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Scottish Taxpayers 'Grappling With Complexity Following Tax Devolution': CIOT

by Jason Gorringe, Tax-News.com, London

12 April 2018


The Chartered Institute of Taxation says Scottish taxpayers now face more complexity than ever before, due to the introduction on April 6, 2018, of new rates and bands of income tax.

CIOT said taxpayers resident in Scotland now have to grapple with as many as five new rates and bands of income tax and ensure they continue to receive the correct amount of pension tax relief.

In addition, the Institute highlighted the continuing anomaly that will result in some middle-income earners paying a higher marginal rate of tax and national insurance than those on higher incomes.

Moira Kelly, Chair of the Chartered Institute of Taxation's Scottish Technical Committee, said: "Today is the day that taxpayers across Scotland will really start to notice the impact of tax devolution on their pay packets as a result of the introduction of new rates and bands of Scottish income tax. By introducing a new 19 [percent] starter rate and a new 21 [percent] intermediate rate – as well as increasing the higher and top rates of tax – every Scottish taxpayer who gets their income from a salary, a pension, renting a home, or profits from self-employment will now be exposed to as many as five different rates and bands of tax."

"Complexity was always going to be the price to pay for having control over parts of the income tax regime. While the differences next year may not be huge, they are noticeable and they expose Scottish taxpayers to increasing levels of complexity and potential confusion than ever before."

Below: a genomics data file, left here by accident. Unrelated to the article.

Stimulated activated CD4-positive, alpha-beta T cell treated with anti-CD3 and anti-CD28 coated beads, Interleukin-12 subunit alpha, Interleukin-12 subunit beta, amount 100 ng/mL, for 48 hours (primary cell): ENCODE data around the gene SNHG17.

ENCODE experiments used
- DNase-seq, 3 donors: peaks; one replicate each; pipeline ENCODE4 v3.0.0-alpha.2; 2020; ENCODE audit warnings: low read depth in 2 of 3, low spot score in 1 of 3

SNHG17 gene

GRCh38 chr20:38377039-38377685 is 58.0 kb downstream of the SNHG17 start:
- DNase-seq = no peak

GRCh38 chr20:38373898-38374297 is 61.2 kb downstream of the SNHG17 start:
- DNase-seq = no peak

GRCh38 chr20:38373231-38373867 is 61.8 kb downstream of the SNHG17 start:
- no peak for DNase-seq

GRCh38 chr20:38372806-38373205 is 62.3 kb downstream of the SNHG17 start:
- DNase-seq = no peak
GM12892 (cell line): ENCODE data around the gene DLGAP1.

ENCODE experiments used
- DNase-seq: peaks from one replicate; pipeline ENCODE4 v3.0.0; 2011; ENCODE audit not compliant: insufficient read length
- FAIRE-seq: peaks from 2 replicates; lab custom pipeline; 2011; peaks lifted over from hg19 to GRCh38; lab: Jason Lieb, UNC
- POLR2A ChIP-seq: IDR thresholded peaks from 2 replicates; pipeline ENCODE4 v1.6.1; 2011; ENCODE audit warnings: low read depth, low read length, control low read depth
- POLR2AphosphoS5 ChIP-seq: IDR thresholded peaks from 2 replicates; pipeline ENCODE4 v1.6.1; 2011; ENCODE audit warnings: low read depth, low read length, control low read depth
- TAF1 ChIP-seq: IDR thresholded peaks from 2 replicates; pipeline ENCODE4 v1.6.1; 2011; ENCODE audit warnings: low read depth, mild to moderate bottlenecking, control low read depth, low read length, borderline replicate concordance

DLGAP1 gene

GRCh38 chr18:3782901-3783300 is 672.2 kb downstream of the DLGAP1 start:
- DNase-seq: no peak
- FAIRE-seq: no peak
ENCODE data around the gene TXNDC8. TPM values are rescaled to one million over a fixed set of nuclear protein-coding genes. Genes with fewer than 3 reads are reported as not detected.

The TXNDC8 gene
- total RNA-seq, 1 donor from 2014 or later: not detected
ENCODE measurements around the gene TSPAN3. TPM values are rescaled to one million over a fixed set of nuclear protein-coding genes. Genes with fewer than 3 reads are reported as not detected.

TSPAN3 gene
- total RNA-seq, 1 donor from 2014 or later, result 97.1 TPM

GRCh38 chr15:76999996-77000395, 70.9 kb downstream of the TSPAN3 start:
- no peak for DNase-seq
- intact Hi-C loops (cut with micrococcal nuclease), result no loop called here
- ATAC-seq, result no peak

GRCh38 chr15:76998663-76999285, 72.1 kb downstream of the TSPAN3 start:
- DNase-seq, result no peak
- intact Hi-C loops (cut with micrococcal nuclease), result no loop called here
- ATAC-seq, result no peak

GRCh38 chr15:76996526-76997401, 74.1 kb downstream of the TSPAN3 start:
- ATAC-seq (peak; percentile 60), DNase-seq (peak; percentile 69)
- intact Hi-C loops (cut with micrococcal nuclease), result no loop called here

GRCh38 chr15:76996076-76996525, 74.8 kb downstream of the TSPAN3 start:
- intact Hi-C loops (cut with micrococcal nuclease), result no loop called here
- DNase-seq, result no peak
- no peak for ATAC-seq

"It has never been more important for Scottish taxpayers within the pay-as-you-earn (PAYE) system to make sure that their tax code starts with an 'S.' This means that HMRC has identified them as a Scottish taxpayer and should prevent any unwelcome surprises – such as finding out that they have paid too little tax – further down the road."

"Scottish taxpayers should continue to be eligible to receive Marriage Allowance worth up to GBP238 a year where applicable but for those paying into their pension under 'relief at source' arrangements, they may be entitled to extra tax relief if they pay income tax at a rate higher than the basic rate. They can get this either by phoning HMRC to ensure that this is included in their tax code or by completing a self-assessment tax return at the end of the year."

"The misalignment between devolved income tax and UK-wide national insurance [the UK's social security level] will also result in the anomaly of some middle-income earners paying a higher marginal rate of tax and NI – equivalent to 53 percent of their income – than some on higher incomes."

"Things get even more complicated for Scots who also get savings or dividend income. They now face the prospect of having to check both the UK and Scottish rates and bands of income tax to work out what they owe."

"The nature of our tax system already makes it very difficult for the public to understand what they pay and when they pay even before these extra complexities came into effect. It is a timely reminder of the need to move the debate on the devolved taxes away from simply working out what we will pay and when we pay it, but also to consider how these choices interact with the wider UK tax regime."

TAGS: tax | insurance | United Kingdom | self-employment | social security | individual income tax | Tax | Scotland

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